Information geometry and non-equilibrium thermodynamic relations in the over-damped stochastic processes

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Abstract

An advantageous method for understanding complexity is information geometry theory. In particular, a dimensionless distance, called information length L, permits us to describe time-varying, non-equilibrium processes by measuring the total change in the information along the evolution path of a stochastic variable or the total number of statistically different states the variable passes through in time. Here, we elucidate the meaning of information length L and information rate Γ = dL/dt in light of thermodynamics (entropy production rate S˙T, non-equilibrium free energy F, microscopic chemical potential μ, etc). In particular, the average 〈∂tμ〉 gives the average rate of work (power) while the second moment 〈(∂tμ-∂tV)2〉 is proportional to Γ2. Here, the angular brackets denote average and V is the potential. The upper bound on the entropy production rate ST is set by the product of Γ and the RMS value of the fluctuating part δμ = μ- 〈μ〉. Specifically, in the case of the non-autonomous Ornstein-Uhlenbeck process for a stochastic variable x, we show that S˙T is bounded above by Γ2 up to the fluctuation normalization σ2 = 〈(δx)2〉 where σ is the standard deviation and δx = x- 〈x〉 is the fluctuating component of x. The equality σΓ = √DS˙T holds in the (isothermal) case where σ and the temperature D are constant. We discuss the implications of L as a proxy for the entropy production along an evolution path and understanding self-organization.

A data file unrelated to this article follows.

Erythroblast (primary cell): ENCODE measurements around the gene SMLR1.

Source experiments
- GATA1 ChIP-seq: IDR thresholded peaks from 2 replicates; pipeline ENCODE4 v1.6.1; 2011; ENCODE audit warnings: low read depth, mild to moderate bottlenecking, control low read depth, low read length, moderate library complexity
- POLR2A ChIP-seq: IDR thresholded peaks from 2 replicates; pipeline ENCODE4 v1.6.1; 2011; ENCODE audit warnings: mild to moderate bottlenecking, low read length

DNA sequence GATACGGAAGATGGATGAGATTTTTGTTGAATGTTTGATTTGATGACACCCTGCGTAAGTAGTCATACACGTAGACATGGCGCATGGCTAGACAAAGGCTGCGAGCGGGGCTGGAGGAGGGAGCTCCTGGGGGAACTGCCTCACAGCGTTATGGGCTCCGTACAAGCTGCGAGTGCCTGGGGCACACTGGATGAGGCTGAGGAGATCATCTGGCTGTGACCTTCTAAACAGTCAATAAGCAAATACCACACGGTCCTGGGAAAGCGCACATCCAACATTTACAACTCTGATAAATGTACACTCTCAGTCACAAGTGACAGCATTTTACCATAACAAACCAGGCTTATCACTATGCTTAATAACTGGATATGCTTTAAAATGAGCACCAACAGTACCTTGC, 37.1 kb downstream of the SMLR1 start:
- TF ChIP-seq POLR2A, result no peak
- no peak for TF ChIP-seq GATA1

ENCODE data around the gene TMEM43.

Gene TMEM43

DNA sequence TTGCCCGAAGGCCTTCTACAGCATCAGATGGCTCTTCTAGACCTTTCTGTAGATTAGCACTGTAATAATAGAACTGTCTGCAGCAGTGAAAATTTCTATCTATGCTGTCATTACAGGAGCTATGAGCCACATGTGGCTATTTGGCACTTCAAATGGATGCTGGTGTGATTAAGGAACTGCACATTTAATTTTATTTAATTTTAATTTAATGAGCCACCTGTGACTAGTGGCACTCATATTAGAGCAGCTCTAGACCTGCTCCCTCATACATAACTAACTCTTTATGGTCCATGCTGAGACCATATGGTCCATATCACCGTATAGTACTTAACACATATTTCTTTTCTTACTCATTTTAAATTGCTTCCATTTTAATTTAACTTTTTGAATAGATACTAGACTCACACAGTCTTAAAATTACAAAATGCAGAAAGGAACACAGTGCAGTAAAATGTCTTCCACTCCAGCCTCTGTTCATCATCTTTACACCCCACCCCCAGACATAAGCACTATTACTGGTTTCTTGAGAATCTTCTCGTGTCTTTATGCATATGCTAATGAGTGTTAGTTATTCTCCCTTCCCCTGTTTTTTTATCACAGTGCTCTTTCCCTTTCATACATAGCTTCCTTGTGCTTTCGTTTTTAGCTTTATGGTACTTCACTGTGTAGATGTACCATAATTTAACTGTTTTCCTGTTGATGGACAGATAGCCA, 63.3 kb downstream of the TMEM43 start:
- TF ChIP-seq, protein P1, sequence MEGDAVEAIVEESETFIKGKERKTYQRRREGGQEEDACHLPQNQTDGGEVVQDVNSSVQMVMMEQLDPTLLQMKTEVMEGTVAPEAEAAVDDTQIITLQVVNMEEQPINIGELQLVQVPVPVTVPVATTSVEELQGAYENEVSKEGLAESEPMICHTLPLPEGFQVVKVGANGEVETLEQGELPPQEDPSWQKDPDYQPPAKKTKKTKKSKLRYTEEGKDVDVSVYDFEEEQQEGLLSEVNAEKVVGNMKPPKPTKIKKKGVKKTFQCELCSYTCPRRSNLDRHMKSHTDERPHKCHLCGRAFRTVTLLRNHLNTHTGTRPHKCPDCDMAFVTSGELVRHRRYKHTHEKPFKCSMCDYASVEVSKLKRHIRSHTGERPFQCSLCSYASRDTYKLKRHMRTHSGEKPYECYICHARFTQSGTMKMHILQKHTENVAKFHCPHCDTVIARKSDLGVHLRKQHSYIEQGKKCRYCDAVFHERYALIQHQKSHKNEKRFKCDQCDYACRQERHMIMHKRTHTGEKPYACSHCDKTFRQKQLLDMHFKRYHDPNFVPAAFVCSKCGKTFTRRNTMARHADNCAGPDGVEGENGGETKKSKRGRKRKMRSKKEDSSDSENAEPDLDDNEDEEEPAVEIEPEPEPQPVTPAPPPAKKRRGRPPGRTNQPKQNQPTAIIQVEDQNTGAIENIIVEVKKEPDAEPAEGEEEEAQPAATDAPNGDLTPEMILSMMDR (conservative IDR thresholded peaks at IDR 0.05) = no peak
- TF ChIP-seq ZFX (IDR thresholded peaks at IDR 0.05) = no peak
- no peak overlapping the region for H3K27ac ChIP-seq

Original languageEnglish
Article number093406
Number of pages17
JournalJournal of Statistical Mechanics: Theory and Experiment
Volume2021
Issue number9
DOIs
Publication statusPublished - 24 Sep 2021

Bibliographical note

Publisher Copyright:
© 2021 IOP Publishing Ltd and SISSA Medialab srl.

Funder

Leverhulme Fellowship (RF-2018-142-9)

Keywords

  • fluctuation phenomena
  • stochastic processes
  • stochastic thermodynamics

ASJC Scopus subject areas

  • Statistical and Nonlinear Physics
  • Statistics and Probability
  • Statistics, Probability and Uncertainty

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